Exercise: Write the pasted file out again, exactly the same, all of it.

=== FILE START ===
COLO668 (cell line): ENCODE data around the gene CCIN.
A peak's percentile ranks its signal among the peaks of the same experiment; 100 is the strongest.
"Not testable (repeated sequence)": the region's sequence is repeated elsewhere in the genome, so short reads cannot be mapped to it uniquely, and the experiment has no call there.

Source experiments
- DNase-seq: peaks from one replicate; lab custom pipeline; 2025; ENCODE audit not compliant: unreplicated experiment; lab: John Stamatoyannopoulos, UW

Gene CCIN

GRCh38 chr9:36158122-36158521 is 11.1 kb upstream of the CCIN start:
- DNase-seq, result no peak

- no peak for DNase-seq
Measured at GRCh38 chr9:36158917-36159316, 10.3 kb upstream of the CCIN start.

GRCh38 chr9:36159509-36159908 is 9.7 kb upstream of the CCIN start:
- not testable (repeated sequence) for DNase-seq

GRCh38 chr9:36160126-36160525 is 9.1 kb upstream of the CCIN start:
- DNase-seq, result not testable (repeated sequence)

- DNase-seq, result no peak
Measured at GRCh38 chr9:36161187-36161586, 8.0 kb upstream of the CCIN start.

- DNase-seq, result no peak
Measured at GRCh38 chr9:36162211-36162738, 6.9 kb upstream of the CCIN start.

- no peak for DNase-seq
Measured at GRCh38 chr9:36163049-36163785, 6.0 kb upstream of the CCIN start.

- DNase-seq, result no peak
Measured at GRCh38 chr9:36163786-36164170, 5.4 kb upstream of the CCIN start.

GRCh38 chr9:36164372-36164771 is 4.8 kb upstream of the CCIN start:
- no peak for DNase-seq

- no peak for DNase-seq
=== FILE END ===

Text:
COLO668 (cell line): ENCODE data around the gene CCIN.
A peak's percentile ranks its signal among the peaks of the same experiment; 100 is the strongest.
"Not testable (repeated sequence)": the region's sequence is repeated elsewhere in the genome, so short reads cannot be mapped to it uniquely, and the experiment has no call there.

Source experiments
- DNase-seq: peaks from one replicate; lab custom pipeline; 2025; ENCODE audit not compliant: unreplicated experiment; lab: John Stamatoyannopoulos, UW

Gene CCIN

GRCh38 chr9:36158122-36158521 is 11.1 kb upstream of the CCIN start:
- DNase-seq, result no peak

- no peak for DNase-seq
Measured at GRCh38 chr9:36158917-36159316, 10.3 kb upstream of the CCIN start.

GRCh38 chr9:36159509-36159908 is 9.7 kb upstream of the CCIN start:
- not testable (repeated sequence) for DNase-seq

GRCh38 chr9:36160126-36160525 is 9.1 kb upstream of the CCIN start:
- DNase-seq, result not testable (repeated sequence)

- DNase-seq, result no peak
Measured at GRCh38 chr9:36161187-36161586, 8.0 kb upstream of the CCIN start.

- DNase-seq, result no peak
Measured at GRCh38 chr9:36162211-36162738, 6.9 kb upstream of the CCIN start.

- no peak for DNase-seq
Measured at GRCh38 chr9:36163049-36163785, 6.0 kb upstream of the CCIN start.

- DNase-seq, result no peak
Measured at GRCh38 chr9:36163786-36164170, 5.4 kb upstream of the CCIN start.

GRCh38 chr9:36164372-36164771 is 4.8 kb upstream of the CCIN start:
- no peak for DNase-seq

- no peak for DNase-seq